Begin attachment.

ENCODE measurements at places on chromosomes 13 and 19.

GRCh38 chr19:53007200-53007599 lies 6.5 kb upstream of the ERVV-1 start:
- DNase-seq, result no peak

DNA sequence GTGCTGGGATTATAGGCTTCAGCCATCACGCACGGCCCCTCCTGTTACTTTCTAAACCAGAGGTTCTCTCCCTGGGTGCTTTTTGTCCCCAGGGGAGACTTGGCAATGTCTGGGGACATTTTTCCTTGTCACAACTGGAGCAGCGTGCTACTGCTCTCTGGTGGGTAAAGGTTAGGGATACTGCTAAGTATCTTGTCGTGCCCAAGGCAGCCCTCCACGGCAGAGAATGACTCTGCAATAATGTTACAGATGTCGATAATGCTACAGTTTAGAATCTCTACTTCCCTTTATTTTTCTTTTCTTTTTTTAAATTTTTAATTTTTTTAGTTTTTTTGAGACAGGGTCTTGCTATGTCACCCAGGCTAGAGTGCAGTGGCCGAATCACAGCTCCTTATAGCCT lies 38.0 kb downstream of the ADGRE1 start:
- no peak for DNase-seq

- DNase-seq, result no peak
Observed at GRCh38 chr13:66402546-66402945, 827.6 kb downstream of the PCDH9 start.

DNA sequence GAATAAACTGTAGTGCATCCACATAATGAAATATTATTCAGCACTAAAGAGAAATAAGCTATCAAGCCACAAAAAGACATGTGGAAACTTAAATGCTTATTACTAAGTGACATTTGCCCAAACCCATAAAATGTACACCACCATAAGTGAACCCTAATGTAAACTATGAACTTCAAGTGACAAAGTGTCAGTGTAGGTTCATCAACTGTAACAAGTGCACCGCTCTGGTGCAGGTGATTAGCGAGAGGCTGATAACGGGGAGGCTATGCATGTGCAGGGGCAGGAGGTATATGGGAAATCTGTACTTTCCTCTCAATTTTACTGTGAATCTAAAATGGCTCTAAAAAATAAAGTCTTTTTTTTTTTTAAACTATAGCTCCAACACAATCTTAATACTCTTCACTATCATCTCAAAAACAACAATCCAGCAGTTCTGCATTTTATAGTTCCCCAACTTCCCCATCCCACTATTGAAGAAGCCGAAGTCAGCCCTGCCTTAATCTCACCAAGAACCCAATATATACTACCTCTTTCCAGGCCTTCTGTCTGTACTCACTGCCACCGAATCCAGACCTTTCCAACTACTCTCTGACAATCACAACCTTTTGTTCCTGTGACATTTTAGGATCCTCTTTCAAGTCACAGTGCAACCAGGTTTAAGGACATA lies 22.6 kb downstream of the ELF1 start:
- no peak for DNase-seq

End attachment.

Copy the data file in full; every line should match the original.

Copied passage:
ENCODE measurements at places on chromosomes 13 and 19.

GRCh38 chr19:53007200-53007599 lies 6.5 kb upstream of the ERVV-1 start:
- DNase-seq, result no peak

DNA sequence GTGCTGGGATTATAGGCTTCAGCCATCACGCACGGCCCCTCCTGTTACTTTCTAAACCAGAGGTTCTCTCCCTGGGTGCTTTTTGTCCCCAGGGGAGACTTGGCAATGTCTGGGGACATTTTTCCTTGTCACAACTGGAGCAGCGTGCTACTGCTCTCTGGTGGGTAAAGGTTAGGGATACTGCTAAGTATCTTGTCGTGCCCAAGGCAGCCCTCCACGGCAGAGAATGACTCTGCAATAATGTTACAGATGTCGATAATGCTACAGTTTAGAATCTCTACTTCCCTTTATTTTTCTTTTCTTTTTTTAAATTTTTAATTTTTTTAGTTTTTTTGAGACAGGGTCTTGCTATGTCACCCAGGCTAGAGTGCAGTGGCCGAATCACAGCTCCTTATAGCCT lies 38.0 kb downstream of the ADGRE1 start:
- no peak for DNase-seq

- DNase-seq, result no peak
Observed at GRCh38 chr13:66402546-66402945, 827.6 kb downstream of the PCDH9 start.

DNA sequence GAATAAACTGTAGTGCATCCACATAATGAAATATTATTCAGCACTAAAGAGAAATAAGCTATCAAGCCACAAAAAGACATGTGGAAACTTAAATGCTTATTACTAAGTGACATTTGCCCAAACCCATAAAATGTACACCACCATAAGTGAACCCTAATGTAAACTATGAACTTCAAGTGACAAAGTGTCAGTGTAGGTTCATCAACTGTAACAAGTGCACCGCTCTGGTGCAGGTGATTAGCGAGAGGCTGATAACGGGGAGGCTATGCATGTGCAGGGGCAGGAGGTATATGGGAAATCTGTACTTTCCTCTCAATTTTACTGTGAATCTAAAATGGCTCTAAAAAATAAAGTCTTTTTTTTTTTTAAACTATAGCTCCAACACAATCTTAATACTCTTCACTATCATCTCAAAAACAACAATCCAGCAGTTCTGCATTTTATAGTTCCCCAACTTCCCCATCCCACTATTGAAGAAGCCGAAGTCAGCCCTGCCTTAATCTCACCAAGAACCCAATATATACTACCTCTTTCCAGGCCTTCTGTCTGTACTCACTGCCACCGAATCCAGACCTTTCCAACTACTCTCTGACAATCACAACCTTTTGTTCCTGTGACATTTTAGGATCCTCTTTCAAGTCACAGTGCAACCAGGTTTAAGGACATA lies 22.6 kb downstream of the ELF1 start:
- no peak for DNase-seq